Big Picture: Ultramarine Vinyl LPDOC329lp-C1
Label: Dead Oceans
Release Date: 14th April
What a vibe on this record, Fenne has that sweet husk to her voice, it feels like you're sinking into a deep pillowy sofa on a spring morning. It's an album built for comfort found post-anxiety and it really sounds it as the songs thrum and gently swing, with a tender depth to the depth of the playing. Really lovely.
For those who dig: Melina Dutere, Kate Kirby and Christian Lee Hutson all help make the sound of this record, so them, I guess. Tomberlin and may aswell Phoebe Bridgers for good measure.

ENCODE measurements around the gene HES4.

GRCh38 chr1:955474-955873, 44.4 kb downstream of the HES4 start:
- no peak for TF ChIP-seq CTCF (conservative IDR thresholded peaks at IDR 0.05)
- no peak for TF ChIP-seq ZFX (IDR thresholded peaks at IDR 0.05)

A gorgeous and gripping portrait of Fenne’s last two years, Big Picture was pieced together in an effort to self-soothe. Tracked live in co-producer Brad Cook’s North Carolina studio, the album delineates the phases of love and becomes a map of comfort vs claustrophobia. Though its creation took place amid personal and global turmoil, the ruminative yet candid Big Picture is Fenne’s most cohesive, resolute work to date, both lyrically and sonically. “This isn’t a sad album — it’s about as uplifting as my way of doing things will allow,” she says. “These songs explore worry and doubt and letting go, but those themes are framed brightly.” With confidence and quiet strength, each track provides an insight into Fenne’s ever-changing view of love and, ultimately, its redefinition — love as a process, not something to be lost and found. While the album was written alone in Fenne’s Bristol flat – a fact intentionally reflected in its compact sonic quality – Big Picture was transformed from a solitary venture into a unifying collaboration during the recording process when she was joined by her touring band, Melina Dutere of Jay Som (mixing), Christian Lee Hutson (guitar and co production), and Katy Kirby (vocals). Notably, these 10 songs are Fenne’s first and only to have been written over the course of a relationship; 2018’s On Hold and 2020’s BREACH both confront the pain of retrospection, saying goodbye to a love that’s gone. Big Picture does the exact opposite — rooted firmly in the present, it traces the narrative of two people trying their hardest not to implode, together. “This album is an observation of the way I think about love, the selfexamination that comes with closeness and the responsibilities involved in being a big part of someone else’s small(er) world,” summarizes Fenne. “It was written in a place of relative emotional stability – stability that felt unstable because of its newness, but also because of the global context. 2020 was the year of letting go, but we’d all already let go of so much and nothing felt like mine anymore. Writing always did, though, so that’s what I chose to do.”